IGC FELLOW | Global Change Center
Ph.D. Student • Civil and Environmental Engineering
Research Interests: systems of systems modeling, hydrology, software framework, uncertainty, system dynamics, interdependencies
Advisor: Dr. John Little
Megan graduated from the University of Texas at Austin with double majors in Environmental Engineering and Spanish within the Liberal Arts Honors Program. Since she was a young girl climbing waterfalls on hikes with her mom, Megan has fostered a love of hydrology and international research. Then, as an undergraduate, a few key projects ignited her current research interests in systems modeling and hydrological dynamics.
In 2019, Megan crafted a report for the City of Austin conveying the demographic factors that influence interest in Green Stormwater Infrastructure device installation for Austin residents. She assessed whether a resident’s income level, type of dwelling, age, neighborhood, and how they inform themselves about water conservation affected their willingness to pay for rain collectors, bioswales, collection gutters, or permeable pavements.
Likewise, her senior year, Megan consulted on a student project in Guatemala that planted trees in polluted lakes and studied the change in acidity and bacteria levels to establish a sustainable solution to mitigate point source pollution in the local lake Atitlan. Finally, in Austin, she co-led a semester-long research project designing a systems dynamics model to represent blooms of blue-green algae in Lady Bird Lake and an agent-based model depicting the flux of lake visitors. She integrated the models to visualize how toxic algae growth impacts the decision of Austin residents to bring their dogs to the lake and convey to the city the importance of monitoring and communicating algae levels to the public.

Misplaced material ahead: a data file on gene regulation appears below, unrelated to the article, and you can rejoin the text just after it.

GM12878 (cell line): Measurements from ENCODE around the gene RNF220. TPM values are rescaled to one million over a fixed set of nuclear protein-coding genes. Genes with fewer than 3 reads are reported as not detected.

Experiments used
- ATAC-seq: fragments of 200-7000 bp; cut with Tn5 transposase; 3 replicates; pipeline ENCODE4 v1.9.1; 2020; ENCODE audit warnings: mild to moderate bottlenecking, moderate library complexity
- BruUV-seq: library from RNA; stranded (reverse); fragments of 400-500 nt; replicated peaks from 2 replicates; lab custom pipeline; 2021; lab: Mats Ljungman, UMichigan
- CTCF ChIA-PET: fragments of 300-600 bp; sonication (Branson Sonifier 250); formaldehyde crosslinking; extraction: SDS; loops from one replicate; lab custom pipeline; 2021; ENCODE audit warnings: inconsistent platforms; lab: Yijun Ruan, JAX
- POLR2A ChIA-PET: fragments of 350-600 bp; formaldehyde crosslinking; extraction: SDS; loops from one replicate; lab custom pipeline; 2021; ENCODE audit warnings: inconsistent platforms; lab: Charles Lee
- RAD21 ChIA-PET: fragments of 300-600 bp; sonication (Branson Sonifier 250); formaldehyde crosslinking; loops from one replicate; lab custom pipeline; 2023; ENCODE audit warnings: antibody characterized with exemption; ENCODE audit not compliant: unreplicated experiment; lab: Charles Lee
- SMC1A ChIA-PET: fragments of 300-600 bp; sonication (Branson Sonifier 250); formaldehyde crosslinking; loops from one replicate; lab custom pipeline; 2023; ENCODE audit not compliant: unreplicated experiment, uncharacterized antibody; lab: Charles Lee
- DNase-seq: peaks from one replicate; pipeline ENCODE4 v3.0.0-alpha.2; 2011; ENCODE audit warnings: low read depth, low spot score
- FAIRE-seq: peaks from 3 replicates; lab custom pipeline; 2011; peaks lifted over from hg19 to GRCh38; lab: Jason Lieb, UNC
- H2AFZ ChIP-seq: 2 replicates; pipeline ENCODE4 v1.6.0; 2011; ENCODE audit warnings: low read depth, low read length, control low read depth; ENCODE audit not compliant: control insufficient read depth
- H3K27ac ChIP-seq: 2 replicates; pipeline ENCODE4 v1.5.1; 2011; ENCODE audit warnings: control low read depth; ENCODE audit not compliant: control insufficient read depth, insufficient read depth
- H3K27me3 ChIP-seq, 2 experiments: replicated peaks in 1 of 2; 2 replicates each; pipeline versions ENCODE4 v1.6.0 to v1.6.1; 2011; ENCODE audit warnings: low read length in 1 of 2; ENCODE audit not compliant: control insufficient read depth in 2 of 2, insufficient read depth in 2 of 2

These research projects underscored fascinating interdependencies between the natural and social environments, Thus, Megan chose to attend Virginia Tech as a Ph.D. student in Civil Engineering to join Dr. John Little’s project building a multi-scale, system of systems in the hydrologic sector. The purpose of system of systems modeling is to link existing models that have been siloed within different disciplines to provide policymakers with a more comprehensive understanding of the needs of their constituency. Through her participation in the IGC, Megan hopes to expand her understanding of such diverse disciplines to improve her approach to her ultimate project: integrating a social model into a hydro-economic model of the Chesapeake Bay.